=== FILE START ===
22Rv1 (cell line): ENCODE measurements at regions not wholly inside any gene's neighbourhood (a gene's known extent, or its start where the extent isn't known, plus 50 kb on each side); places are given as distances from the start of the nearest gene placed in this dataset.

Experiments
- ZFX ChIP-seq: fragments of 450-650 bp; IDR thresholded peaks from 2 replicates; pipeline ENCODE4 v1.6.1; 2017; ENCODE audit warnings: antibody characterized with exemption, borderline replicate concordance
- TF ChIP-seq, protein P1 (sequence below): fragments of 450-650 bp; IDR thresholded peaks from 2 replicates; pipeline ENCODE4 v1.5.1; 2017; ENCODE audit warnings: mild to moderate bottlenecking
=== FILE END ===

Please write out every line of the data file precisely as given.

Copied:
22Rv1 (cell line): ENCODE measurements at regions not wholly inside any gene's neighbourhood (a gene's known extent, or its start where the extent isn't known, plus 50 kb on each side); places are given as distances from the start of the nearest gene placed in this dataset.

Experiments
- ZFX ChIP-seq: fragments of 450-650 bp; IDR thresholded peaks from 2 replicates; pipeline ENCODE4 v1.6.1; 2017; ENCODE audit warnings: antibody characterized with exemption, borderline replicate concordance
- TF ChIP-seq, protein P1 (sequence below): fragments of 450-650 bp; IDR thresholded peaks from 2 replicates; pipeline ENCODE4 v1.5.1; 2017; ENCODE audit warnings: mild to moderate bottlenecking